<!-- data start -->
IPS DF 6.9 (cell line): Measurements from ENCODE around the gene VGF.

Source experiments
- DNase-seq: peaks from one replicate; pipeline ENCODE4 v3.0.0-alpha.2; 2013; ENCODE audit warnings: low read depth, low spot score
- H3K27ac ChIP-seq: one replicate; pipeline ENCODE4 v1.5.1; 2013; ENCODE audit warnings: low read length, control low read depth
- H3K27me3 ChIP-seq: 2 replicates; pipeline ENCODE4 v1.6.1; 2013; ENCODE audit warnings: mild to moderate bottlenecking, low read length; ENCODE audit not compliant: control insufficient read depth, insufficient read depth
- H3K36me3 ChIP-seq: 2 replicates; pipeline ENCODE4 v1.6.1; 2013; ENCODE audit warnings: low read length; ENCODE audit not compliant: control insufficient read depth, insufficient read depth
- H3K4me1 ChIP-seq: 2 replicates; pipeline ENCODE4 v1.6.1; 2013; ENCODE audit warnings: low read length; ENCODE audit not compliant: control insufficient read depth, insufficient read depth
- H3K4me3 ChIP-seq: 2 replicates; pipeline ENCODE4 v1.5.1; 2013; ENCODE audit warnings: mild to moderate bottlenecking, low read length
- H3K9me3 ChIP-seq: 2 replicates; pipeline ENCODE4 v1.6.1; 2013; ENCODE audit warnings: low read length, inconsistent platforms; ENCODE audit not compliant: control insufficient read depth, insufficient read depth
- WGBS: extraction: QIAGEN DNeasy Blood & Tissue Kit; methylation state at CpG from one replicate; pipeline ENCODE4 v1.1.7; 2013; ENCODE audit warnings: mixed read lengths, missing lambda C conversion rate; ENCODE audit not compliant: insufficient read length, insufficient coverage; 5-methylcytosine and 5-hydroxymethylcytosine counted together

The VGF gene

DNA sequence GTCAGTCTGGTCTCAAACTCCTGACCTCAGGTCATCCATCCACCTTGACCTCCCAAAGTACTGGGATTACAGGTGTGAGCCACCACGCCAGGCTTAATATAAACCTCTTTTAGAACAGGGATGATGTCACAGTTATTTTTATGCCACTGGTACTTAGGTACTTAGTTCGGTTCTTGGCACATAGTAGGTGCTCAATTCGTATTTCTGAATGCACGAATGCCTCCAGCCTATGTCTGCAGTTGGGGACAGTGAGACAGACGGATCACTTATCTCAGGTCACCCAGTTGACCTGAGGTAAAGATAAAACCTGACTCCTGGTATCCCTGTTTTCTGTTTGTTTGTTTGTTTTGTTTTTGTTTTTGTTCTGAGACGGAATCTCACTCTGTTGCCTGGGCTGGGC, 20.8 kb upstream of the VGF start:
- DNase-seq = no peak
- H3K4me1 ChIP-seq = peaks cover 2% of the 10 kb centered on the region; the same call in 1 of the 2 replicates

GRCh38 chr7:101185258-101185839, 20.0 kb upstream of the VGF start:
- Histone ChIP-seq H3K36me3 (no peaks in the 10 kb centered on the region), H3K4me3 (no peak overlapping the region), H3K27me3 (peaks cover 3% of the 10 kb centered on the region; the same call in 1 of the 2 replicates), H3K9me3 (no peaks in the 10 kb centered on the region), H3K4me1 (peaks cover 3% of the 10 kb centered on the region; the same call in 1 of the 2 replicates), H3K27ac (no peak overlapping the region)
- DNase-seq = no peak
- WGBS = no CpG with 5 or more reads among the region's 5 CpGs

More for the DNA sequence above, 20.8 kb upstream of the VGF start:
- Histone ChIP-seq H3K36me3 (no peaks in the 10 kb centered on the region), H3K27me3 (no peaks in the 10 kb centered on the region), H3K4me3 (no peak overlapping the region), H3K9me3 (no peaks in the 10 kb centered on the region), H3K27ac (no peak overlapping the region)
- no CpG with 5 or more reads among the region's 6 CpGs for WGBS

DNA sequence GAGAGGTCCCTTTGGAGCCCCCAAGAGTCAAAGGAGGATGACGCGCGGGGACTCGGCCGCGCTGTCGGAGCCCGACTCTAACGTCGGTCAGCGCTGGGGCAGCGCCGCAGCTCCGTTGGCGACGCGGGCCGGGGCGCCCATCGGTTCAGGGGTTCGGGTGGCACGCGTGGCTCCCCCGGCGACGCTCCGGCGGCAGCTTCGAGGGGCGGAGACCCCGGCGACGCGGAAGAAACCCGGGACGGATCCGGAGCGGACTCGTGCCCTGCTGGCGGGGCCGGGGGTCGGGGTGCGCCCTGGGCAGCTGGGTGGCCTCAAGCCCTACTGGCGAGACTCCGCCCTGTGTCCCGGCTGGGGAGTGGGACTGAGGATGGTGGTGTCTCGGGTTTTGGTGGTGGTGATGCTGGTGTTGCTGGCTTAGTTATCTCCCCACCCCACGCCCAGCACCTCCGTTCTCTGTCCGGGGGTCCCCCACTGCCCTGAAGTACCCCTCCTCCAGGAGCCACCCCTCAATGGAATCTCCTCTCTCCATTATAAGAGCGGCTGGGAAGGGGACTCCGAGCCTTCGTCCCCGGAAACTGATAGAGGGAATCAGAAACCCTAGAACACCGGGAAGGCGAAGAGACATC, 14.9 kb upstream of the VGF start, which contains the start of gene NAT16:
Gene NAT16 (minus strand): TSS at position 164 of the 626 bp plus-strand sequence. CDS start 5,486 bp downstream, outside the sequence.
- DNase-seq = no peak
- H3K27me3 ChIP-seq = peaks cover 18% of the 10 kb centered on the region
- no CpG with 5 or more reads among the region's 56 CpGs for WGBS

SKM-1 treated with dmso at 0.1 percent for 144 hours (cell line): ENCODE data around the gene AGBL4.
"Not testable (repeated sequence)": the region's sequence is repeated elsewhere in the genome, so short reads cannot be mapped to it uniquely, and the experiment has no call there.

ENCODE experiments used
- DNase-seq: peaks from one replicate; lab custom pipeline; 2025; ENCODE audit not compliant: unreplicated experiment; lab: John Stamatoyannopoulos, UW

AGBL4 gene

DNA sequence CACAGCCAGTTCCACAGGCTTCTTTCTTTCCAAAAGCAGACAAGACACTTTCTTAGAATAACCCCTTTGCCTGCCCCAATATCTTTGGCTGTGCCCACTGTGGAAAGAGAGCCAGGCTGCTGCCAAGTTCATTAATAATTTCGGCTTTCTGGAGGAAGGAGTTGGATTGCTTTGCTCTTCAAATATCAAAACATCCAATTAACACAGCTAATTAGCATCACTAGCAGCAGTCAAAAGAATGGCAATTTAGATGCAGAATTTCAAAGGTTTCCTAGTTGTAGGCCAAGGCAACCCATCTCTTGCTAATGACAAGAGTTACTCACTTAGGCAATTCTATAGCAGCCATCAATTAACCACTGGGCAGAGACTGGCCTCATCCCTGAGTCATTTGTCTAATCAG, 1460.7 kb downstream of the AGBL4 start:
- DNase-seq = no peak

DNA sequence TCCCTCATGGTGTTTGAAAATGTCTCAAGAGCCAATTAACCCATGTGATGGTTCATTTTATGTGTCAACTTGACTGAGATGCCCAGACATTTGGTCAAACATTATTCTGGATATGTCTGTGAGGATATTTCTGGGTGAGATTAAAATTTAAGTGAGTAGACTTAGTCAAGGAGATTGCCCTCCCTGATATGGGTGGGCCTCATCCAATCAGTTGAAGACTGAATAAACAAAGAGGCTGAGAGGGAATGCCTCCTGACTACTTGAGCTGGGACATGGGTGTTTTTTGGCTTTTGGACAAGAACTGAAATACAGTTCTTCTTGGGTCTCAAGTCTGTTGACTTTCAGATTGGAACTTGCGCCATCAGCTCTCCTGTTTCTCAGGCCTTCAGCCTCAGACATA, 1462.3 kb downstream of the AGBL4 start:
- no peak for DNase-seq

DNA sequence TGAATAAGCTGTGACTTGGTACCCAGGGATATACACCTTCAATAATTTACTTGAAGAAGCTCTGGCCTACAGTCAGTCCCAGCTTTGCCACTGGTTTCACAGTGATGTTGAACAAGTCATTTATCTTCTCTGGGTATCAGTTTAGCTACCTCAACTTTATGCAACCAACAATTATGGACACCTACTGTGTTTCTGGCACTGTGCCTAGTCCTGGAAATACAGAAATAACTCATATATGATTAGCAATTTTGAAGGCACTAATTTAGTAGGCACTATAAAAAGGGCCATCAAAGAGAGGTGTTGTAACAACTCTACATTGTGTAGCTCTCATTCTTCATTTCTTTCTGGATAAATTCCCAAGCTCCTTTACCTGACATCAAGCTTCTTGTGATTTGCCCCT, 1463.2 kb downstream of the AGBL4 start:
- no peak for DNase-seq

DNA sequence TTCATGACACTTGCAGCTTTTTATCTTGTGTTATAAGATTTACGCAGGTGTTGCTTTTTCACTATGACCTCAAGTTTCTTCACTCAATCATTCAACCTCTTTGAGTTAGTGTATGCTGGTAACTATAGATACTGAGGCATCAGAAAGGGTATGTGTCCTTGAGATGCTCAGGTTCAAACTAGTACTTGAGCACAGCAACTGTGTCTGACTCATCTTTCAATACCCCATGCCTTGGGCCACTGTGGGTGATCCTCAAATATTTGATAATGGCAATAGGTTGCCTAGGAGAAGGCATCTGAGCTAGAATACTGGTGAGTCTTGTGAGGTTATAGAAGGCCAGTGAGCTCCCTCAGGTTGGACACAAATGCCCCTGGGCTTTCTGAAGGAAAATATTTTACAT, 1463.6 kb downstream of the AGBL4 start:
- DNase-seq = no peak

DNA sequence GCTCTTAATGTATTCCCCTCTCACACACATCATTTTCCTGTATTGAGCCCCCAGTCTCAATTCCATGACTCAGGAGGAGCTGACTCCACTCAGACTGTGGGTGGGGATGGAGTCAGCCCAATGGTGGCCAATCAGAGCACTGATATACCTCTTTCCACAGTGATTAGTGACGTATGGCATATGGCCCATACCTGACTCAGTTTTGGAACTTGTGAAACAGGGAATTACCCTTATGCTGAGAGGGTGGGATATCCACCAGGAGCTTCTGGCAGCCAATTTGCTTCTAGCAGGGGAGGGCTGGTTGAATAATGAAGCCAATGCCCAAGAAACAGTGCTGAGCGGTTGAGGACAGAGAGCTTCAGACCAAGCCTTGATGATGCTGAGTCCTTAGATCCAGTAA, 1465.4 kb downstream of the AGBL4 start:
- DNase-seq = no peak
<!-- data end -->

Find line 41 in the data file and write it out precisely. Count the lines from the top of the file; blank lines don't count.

- DNase-seq = no peak